A New Definition of Success: Finding Fulfillment in Life Transitions

A woman who embodies a new definition of success

Did you know that nearly half of successful people reconsider their career paths after a major life event? In an age of transformation, discover how personal stories of triumph over adversity are reshaping our understanding of true achievement.

As you may know, I am in the process of redesigning my retreats, combining my variously themed 5-day retreats into one 7-day retreat focussing on life changes, challenges and transitions coaching, and incorporating the mindfulness meditation with my horses, walking a section of the Camino de Santiago and explorative and experiential writing and reading.

Redefining Success as I Create a Transformational Retreat

Obviously, I want it to be a transformational experience for my guests, whether it is their first, second or twentieth retreat. This has made me think about success, in general, and more specifically about how I will know whether my new retreats are successful in transforming my guests’ lives.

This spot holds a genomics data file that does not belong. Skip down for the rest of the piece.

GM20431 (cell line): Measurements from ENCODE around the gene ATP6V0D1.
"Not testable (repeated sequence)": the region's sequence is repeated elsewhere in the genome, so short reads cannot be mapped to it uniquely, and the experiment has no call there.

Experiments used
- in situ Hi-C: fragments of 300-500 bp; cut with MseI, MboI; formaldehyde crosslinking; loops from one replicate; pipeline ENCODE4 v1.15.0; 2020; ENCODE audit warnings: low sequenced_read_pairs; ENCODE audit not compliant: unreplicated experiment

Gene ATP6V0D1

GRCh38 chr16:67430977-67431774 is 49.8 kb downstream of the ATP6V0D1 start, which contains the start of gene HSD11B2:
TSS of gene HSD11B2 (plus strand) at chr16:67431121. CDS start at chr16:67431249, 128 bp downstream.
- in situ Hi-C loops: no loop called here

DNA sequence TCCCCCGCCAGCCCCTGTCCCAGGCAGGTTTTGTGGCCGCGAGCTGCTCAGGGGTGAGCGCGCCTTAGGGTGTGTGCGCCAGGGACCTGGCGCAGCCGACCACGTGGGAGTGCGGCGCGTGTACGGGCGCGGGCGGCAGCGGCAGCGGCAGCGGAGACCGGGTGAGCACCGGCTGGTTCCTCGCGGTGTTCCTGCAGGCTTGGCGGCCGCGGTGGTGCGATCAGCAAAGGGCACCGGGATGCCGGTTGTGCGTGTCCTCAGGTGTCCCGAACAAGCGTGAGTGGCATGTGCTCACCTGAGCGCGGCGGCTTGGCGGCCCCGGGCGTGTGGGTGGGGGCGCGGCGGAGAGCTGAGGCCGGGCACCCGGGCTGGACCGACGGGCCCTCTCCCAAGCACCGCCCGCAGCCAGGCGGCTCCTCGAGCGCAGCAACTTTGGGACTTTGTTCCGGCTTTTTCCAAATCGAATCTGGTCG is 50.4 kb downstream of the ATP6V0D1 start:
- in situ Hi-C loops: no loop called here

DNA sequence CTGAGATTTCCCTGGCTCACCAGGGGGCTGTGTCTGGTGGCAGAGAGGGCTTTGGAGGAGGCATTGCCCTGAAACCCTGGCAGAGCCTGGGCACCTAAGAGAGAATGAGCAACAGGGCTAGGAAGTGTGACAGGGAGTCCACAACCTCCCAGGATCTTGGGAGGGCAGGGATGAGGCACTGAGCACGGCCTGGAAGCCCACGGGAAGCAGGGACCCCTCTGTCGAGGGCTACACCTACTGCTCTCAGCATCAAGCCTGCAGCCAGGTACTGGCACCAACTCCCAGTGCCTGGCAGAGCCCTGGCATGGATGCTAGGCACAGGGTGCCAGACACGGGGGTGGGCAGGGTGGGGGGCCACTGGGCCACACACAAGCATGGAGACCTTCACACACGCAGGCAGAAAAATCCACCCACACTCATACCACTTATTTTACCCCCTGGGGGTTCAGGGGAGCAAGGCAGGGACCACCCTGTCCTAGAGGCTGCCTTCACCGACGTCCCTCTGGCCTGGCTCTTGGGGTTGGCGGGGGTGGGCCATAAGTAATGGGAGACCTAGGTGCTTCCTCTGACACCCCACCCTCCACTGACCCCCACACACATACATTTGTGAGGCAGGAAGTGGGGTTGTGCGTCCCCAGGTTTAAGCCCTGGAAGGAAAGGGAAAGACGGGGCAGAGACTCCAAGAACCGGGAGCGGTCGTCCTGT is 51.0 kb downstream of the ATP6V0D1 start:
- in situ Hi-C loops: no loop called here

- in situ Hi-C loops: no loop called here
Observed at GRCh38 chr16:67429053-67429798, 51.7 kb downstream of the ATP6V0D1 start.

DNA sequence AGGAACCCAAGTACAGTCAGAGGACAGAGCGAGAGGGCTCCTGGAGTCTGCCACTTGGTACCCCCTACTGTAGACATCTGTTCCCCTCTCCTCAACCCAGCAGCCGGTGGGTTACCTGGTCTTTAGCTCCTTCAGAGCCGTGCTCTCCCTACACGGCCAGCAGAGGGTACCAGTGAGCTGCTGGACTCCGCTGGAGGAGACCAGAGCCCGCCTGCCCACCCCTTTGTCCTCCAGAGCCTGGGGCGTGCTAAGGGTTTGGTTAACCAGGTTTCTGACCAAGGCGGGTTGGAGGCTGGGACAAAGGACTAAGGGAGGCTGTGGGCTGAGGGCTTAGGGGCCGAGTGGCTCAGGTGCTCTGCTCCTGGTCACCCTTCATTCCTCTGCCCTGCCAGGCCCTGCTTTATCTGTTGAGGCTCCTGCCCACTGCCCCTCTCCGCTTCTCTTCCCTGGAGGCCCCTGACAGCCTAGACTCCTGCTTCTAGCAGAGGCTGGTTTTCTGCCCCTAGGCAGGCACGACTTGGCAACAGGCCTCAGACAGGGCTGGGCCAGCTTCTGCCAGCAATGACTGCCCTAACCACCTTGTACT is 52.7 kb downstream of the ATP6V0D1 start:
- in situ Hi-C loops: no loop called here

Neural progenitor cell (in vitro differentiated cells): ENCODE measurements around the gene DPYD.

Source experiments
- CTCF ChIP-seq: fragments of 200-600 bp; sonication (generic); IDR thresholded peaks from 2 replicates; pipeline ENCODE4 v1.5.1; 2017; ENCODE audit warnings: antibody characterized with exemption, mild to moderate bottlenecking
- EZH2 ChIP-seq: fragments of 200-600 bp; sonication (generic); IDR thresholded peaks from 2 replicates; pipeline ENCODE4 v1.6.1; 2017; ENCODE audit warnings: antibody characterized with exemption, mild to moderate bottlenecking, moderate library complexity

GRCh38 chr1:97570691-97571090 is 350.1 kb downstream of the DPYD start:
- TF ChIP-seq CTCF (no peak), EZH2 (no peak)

Success has long been synonymous with wealth, status, and power. Yet, in an evolving world marked by shifting values and unforeseen challenges, I think it is time that the definition of success is re-examined. This redefinition is often initiated by life transitions, changes or challenges that force people to reassess their priorities.

The reason my new retreat is focused on assisting my guests through life changes, is not only because I have lived through several of these myself, more than once, but also because the majority of my guests attend retreats here while going through life transitions themselves.

I suspect it’s the call of the Camino that draws them here.

Linda the Corporate Lawyer’s Story

Consider the journey of my guest Linda, a corporate lawyer who spent a decade climbing the ladder in a prestigious firm. Her high-paying job and impressive title painted a picture of success. However, the long hours and constant pressure left her feeling unfulfilled. Linda’s turning point came when she faced a severe health scare, prompting a reassessment of her life’s direction. She volunteered at a local legal aid clinic, where helping individuals navigate their legal troubles brought her a deep sense of purpose. The gratitude of those she helped contrasted sharply with the impersonal nature of corporate law. After her retreat, Linda left her lucrative job to work full-time in public interest law. Her new career path, while not as financially rewarding, brought her profound satisfaction and a sense of accomplishment. Linda’s story suggests that success is not merely about external achievements but about finding work that resonates with one’s values, especially when life’s challenges push us to reconsider our paths.

Sylvie, the Succesful Entrepreneur’s Story